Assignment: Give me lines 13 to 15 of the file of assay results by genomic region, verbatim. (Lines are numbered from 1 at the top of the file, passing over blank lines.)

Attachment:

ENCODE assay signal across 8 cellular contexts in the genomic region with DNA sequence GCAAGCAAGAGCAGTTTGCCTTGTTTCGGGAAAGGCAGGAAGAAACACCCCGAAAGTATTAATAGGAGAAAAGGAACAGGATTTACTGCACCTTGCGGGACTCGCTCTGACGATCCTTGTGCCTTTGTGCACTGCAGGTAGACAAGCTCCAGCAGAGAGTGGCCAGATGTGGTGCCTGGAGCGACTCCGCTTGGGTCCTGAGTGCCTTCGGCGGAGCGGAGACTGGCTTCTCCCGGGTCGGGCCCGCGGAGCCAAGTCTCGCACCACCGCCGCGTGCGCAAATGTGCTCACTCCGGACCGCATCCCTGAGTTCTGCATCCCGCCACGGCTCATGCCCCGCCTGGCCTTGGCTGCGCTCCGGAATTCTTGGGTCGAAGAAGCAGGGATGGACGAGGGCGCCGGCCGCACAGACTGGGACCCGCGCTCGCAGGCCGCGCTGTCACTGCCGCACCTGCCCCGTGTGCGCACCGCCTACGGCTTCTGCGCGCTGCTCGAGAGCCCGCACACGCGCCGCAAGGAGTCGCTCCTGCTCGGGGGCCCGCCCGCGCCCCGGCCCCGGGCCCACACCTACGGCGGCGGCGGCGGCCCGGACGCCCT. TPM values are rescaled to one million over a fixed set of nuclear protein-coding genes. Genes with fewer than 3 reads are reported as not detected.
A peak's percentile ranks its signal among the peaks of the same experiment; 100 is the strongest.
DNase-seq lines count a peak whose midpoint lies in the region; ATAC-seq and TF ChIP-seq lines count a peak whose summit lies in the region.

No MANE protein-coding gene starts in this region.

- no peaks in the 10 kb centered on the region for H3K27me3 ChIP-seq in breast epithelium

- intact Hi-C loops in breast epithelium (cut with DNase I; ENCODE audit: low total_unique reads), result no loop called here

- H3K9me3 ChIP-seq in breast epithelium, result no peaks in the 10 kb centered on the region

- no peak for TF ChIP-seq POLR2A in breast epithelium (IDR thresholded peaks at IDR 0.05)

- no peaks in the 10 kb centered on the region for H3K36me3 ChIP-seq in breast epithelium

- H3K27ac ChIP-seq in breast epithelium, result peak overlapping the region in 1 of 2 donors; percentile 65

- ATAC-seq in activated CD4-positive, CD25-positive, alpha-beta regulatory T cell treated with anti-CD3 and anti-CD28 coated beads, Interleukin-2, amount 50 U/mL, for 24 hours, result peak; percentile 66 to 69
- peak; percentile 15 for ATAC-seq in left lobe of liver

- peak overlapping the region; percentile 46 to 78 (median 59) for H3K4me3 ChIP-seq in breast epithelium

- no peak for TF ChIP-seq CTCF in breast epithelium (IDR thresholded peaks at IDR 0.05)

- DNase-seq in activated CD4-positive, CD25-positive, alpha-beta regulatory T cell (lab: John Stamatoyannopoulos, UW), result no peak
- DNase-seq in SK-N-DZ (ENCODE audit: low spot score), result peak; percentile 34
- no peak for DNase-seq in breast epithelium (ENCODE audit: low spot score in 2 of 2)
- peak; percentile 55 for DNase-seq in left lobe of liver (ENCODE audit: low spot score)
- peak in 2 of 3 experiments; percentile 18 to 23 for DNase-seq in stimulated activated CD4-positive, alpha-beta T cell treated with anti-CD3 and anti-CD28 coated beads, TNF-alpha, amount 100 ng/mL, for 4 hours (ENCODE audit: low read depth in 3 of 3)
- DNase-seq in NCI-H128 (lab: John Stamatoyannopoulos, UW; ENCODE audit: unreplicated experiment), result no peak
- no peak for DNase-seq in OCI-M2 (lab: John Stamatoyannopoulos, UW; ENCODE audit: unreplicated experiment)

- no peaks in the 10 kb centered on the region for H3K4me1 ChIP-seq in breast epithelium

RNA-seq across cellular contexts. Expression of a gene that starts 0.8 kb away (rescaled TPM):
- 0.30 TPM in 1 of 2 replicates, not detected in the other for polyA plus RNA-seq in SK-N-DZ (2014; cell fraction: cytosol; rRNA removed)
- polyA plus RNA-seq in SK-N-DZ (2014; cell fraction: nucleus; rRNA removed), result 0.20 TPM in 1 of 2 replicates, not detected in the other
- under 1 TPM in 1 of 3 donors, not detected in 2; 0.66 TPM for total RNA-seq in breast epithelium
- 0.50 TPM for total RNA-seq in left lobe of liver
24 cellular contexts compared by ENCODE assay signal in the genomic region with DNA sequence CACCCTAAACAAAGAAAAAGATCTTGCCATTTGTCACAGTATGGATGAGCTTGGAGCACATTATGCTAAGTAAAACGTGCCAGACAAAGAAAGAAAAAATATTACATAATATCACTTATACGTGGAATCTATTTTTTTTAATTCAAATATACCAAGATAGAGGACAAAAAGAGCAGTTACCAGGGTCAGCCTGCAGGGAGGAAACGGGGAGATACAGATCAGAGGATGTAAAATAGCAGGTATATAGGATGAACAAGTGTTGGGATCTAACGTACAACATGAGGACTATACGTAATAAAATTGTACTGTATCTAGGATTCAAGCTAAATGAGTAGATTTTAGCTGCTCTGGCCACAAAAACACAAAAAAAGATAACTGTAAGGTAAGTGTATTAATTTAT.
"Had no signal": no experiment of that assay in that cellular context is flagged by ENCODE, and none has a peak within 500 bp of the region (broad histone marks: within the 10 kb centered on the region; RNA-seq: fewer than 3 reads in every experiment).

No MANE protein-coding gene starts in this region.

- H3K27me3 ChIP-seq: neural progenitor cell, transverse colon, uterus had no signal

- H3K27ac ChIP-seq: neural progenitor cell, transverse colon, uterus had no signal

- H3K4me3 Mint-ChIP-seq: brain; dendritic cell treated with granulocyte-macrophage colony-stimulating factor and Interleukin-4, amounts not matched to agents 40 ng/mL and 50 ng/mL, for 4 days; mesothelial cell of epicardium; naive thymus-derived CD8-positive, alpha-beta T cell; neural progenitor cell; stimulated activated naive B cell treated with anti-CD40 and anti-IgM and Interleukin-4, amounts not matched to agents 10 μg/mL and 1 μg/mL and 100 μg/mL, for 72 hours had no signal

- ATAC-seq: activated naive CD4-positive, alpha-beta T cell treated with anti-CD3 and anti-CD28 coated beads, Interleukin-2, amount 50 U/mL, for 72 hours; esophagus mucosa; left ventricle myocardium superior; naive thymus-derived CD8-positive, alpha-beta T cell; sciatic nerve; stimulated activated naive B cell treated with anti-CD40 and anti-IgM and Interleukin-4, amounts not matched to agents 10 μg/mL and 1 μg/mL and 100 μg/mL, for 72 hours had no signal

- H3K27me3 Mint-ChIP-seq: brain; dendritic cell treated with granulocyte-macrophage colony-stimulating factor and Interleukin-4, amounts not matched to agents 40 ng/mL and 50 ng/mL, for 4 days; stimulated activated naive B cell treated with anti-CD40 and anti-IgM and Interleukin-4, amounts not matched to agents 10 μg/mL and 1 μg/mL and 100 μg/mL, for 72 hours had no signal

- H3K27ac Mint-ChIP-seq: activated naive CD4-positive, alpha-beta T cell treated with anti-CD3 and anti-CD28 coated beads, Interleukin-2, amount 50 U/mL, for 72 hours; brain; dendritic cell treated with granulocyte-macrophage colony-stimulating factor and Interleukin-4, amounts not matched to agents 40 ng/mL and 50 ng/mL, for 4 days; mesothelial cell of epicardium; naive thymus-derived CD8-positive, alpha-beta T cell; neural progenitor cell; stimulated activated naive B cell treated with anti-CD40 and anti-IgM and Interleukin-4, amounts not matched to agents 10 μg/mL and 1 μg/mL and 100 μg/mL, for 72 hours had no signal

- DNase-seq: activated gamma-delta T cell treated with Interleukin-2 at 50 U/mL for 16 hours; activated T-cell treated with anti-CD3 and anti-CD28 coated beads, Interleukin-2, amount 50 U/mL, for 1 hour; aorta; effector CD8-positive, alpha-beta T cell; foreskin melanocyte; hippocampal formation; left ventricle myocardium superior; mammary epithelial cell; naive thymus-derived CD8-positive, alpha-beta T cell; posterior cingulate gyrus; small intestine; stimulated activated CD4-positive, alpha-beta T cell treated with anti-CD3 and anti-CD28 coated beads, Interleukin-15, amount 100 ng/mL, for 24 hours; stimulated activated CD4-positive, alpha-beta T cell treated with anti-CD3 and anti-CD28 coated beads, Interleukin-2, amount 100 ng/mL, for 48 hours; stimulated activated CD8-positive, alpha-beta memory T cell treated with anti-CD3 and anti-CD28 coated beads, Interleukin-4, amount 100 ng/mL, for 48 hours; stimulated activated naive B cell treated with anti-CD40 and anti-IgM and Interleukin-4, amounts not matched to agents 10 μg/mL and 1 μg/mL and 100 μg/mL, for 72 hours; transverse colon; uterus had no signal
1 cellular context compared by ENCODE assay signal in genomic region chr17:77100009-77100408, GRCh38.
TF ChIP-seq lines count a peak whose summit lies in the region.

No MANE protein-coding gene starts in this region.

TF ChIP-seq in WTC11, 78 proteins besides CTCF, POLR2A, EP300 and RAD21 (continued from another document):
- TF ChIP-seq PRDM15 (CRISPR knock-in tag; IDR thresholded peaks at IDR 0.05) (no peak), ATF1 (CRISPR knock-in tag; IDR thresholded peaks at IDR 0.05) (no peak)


- peak overlapping the region; percentile 46 to 78 (median 59) for H3K4me3 ChIP-seq in breast epithelium

- no peak for TF ChIP-seq CTCF in breast epithelium (IDR thresholded peaks at IDR 0.05)

- DNase-seq in activated CD4-positive, CD25-positive, alpha-beta regulatory T cell (lab: John Stamatoyannopoulos, UW), result no peak